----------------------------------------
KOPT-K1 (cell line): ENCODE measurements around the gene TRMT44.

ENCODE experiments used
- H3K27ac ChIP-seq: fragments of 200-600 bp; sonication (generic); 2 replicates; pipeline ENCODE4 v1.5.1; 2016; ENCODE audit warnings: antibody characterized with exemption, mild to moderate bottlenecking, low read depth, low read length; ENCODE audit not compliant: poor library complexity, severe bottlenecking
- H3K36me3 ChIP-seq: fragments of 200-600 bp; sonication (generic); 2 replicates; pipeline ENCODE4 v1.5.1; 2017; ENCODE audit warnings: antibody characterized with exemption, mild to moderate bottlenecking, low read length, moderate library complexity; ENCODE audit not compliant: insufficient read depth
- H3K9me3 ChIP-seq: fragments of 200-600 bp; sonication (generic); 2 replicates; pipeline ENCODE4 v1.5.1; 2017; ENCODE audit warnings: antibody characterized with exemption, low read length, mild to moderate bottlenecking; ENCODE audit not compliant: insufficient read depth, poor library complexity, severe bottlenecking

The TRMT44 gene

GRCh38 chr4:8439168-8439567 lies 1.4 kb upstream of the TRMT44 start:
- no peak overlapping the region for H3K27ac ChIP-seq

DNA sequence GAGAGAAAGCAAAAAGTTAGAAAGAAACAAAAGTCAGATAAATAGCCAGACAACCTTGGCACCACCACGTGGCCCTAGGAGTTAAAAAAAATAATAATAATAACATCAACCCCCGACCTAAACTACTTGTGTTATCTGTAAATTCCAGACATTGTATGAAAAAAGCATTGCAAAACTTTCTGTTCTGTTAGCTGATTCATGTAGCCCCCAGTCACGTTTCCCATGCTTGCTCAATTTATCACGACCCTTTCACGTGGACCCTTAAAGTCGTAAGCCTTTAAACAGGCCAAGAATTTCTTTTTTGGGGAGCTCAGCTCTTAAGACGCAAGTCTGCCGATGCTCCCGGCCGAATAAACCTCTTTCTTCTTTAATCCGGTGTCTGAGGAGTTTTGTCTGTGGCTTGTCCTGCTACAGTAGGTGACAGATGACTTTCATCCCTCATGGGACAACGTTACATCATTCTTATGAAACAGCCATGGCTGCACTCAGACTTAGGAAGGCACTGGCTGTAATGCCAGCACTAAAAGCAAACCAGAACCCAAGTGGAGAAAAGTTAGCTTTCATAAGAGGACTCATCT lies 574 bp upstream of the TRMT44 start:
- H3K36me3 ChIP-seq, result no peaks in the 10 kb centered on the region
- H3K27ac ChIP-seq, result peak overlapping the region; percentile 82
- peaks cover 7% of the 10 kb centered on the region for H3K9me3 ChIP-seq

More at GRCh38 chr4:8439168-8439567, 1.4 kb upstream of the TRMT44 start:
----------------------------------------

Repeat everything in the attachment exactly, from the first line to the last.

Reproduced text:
KOPT-K1 (cell line): ENCODE measurements around the gene TRMT44.

ENCODE experiments used
- H3K27ac ChIP-seq: fragments of 200-600 bp; sonication (generic); 2 replicates; pipeline ENCODE4 v1.5.1; 2016; ENCODE audit warnings: antibody characterized with exemption, mild to moderate bottlenecking, low read depth, low read length; ENCODE audit not compliant: poor library complexity, severe bottlenecking
- H3K36me3 ChIP-seq: fragments of 200-600 bp; sonication (generic); 2 replicates; pipeline ENCODE4 v1.5.1; 2017; ENCODE audit warnings: antibody characterized with exemption, mild to moderate bottlenecking, low read length, moderate library complexity; ENCODE audit not compliant: insufficient read depth
- H3K9me3 ChIP-seq: fragments of 200-600 bp; sonication (generic); 2 replicates; pipeline ENCODE4 v1.5.1; 2017; ENCODE audit warnings: antibody characterized with exemption, low read length, mild to moderate bottlenecking; ENCODE audit not compliant: insufficient read depth, poor library complexity, severe bottlenecking

The TRMT44 gene

GRCh38 chr4:8439168-8439567 lies 1.4 kb upstream of the TRMT44 start:
- no peak overlapping the region for H3K27ac ChIP-seq

DNA sequence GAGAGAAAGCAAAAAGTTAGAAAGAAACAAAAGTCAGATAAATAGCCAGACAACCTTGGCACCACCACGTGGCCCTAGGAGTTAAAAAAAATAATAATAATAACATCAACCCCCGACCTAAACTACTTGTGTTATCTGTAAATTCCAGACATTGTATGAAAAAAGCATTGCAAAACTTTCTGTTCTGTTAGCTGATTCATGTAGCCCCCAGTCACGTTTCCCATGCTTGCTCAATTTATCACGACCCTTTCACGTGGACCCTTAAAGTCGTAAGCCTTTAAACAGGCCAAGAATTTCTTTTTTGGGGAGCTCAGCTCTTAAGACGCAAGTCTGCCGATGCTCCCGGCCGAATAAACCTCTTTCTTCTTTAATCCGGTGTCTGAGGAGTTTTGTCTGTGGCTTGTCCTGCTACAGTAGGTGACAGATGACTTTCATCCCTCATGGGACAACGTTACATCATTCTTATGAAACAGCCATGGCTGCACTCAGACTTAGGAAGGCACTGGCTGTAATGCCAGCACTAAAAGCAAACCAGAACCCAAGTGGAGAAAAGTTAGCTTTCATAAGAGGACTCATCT lies 574 bp upstream of the TRMT44 start:
- H3K36me3 ChIP-seq, result no peaks in the 10 kb centered on the region
- H3K27ac ChIP-seq, result peak overlapping the region; percentile 82
- peaks cover 7% of the 10 kb centered on the region for H3K9me3 ChIP-seq

More at GRCh38 chr4:8439168-8439567, 1.4 kb upstream of the TRMT44 start: